This morning wasn't quite as early, we got to sleep until about 4am before having breakfast and driving to Ijen. We started the 3km trek to the top just as the sun was rising. The first kilometre was easy peasy. The 2nd
kilometre was really difficult with much steeper trails and the final kilometre wasn't too bad at all. The whole way up had amazing views. We were surrounded by a couple of other volcano peaks and a lot of farmland. Again we were somehow above the clouds. Tyler mentioned how the clouds look so much cooler from above than below, and he is SO right!
When we made it to the top, we were
both speechless. Not only was the view away from the volcano breathtaking but inside the volcano itself is something like nothing else in this world. Ijen is home to the largest crater lake in the world, full of topaz blue sulfuric acid steaming away, and a huge bright yellow sulfur deposit with its fumes billowing upwards. Miners work there every day carrying out loads of sulfur up to 100kg from inside the crater all the way down the 3km trail. Definitely some of the toughest (and craziest) guys in the world. It is absolutely the most amazing place on Earth, I think we can agree, that we have ever seen. We decided to walk into the crater as much as we felt comfortable with and it was kind of dangerous, but soooo worth it. When we made it back to the top of the crater again, it was time to head back down to where our vehicle was parked. On the way down we absorbed as much of this breathtaking place as we possibly could, in hopes that one day we might be lucky enough to see it again.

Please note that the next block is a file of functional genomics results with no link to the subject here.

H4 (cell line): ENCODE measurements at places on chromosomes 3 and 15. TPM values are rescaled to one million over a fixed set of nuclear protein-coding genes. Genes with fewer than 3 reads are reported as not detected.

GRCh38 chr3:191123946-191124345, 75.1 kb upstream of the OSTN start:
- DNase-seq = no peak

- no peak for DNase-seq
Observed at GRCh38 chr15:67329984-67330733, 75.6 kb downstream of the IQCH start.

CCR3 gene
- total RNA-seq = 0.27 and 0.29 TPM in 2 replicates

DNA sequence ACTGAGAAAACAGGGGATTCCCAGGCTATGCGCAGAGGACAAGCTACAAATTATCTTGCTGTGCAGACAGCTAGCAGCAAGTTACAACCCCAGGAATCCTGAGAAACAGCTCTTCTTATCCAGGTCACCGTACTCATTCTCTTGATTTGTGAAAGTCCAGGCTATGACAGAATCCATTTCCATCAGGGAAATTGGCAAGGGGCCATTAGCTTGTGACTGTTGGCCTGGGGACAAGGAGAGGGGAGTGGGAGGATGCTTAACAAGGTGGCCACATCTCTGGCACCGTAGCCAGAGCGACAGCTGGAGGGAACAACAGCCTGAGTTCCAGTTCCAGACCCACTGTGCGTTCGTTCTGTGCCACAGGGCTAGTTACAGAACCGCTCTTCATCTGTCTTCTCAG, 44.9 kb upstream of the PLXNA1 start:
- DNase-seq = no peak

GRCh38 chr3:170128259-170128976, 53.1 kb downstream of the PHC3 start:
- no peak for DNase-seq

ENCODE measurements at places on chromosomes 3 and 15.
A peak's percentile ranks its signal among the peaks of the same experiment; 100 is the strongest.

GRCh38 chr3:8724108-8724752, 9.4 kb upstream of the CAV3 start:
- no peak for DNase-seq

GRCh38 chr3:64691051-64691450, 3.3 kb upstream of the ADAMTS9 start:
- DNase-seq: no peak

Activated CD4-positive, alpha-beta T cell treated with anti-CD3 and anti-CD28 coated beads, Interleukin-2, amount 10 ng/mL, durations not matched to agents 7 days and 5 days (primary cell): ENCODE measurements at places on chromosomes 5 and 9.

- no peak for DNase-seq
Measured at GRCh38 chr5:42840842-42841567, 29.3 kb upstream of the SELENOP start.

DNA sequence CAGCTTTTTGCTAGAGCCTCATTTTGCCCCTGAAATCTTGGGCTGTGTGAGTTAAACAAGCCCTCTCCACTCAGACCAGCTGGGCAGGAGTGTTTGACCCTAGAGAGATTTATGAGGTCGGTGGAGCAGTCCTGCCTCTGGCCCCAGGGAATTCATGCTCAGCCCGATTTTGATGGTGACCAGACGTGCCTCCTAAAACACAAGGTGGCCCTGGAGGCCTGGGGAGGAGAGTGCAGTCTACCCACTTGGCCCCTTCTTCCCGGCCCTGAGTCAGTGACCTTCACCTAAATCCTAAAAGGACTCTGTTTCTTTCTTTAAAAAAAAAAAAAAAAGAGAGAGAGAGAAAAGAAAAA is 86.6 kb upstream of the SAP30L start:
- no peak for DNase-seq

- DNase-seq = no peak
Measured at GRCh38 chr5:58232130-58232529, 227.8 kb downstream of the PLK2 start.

Our next nights accommodations were in Kalibaru was at some
swanky, rolly suitcase place that wanted to charge about $8.50 for a dinner. Pfft being backpackers we opted to eat at a local warung in town. The room was great and the property was beautiful. It was established back in the '40's with a 'back to the village' vibe. The grounds are basically a huge botanical garden with a bunch of cottages, along with a dairy farm and a plantation. We were very glad to be able to sleep in until 7am before heading to our next national park. Sukamade
Where to start?
On the way into the park, we stopped at a Coffee/Rubber/Cacao plantation and factory. The way they do everything seems kind of outdated, but it ends up being more organic and cost efficient so they stick to it. Some of the machines in the factory were made in 1924; since it still works why change anything?
This quickly turned into the bumpiest drive on our trip so far. For about an hour and a half we were bumping along through the middle of the jungle. Sometimes on the edge of a cliff, other times we actually drove right through rivers. It
These guys complete the 3km walk into the crater 2 times every day. It's difficult getting to the top once! Then they carry up to 100kg of sulfur back down and do it all over again. Amazing!
was crazy but again, so worth it! When we got to the small guesthouse near the ranger village, all the rooms were full. The employees of the national park/nature reserve were able to find a couple of mattresses and put them in a room for Karla and Aline but Tyler and I got to sleep in a tent! As soon as we heard there might not be enough beds, we told our driver that it would be no problem at all if we ended up sleeping outside. Jorno our driver made us “VIP room”! The box on top of our Jeep opened into a tent and he built a fire right beside. It was great!
Once we all knew where we were sleeping, we went down to the beach with a bucket of baby sea turtles and released them into the Indian Ocean. Turtles come to this beach almost every night of the year to lay eggs (90% of the time). There are different types (the endangered Green Sea Turtle and the highly endangered Leatherback Turtle), but for some reason they always come back to Sukamade beach specifically. When the turtle comes up on the beach at night, the